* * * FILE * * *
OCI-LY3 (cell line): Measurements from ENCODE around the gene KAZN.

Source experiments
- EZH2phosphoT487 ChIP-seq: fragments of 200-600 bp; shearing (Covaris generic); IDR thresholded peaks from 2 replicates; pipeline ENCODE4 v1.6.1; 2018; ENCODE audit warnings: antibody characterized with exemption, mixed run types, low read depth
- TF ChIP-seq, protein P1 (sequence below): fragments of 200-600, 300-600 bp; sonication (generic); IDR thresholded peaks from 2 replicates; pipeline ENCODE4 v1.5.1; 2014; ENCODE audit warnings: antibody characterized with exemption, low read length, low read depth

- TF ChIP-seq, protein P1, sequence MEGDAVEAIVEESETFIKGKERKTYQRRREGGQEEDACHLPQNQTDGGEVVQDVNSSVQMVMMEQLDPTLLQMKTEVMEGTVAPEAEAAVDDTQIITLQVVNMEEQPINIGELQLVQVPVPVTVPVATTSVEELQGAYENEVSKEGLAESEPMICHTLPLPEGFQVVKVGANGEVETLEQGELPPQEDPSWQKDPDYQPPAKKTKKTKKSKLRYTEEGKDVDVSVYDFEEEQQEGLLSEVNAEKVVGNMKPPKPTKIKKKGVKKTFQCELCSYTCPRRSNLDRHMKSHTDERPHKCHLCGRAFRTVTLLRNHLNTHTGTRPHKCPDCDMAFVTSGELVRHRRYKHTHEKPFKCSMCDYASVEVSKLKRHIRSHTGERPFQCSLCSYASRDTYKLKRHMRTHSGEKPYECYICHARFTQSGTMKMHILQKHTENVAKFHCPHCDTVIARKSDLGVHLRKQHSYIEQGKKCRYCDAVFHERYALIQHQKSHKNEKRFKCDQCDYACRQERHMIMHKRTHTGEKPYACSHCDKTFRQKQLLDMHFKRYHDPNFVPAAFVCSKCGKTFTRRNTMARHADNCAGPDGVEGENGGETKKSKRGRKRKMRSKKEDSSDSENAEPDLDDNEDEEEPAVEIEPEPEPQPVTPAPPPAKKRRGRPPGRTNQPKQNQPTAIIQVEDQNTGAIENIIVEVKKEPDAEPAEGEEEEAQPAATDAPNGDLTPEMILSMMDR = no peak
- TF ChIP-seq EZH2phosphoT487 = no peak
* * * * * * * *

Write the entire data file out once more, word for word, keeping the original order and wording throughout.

OCI-LY3 (cell line): Measurements from ENCODE around the gene KAZN.

Source experiments
- EZH2phosphoT487 ChIP-seq: fragments of 200-600 bp; shearing (Covaris generic); IDR thresholded peaks from 2 replicates; pipeline ENCODE4 v1.6.1; 2018; ENCODE audit warnings: antibody characterized with exemption, mixed run types, low read depth
- TF ChIP-seq, protein P1 (sequence below): fragments of 200-600, 300-600 bp; sonication (generic); IDR thresholded peaks from 2 replicates; pipeline ENCODE4 v1.5.1; 2014; ENCODE audit warnings: antibody characterized with exemption, low read length, low read depth

- TF ChIP-seq, protein P1, sequence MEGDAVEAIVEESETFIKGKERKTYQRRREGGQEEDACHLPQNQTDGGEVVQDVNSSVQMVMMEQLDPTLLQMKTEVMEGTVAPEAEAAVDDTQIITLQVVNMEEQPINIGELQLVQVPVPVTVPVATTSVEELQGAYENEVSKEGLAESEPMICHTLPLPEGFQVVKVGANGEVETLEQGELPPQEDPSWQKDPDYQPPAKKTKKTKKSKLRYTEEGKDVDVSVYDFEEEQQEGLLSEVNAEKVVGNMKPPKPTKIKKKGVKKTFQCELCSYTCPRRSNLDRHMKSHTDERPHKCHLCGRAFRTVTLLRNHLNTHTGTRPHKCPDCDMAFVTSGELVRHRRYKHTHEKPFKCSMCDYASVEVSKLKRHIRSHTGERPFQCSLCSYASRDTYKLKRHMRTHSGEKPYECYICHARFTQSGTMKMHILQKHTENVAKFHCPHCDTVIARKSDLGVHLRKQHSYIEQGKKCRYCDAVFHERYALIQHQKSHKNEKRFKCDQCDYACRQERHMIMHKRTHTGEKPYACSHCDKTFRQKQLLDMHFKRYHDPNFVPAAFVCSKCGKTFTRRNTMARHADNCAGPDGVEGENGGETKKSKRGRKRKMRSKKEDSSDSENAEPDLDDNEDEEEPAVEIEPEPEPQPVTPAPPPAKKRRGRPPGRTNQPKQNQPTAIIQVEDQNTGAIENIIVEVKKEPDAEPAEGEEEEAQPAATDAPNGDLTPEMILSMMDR = no peak
- TF ChIP-seq EZH2phosphoT487 = no peak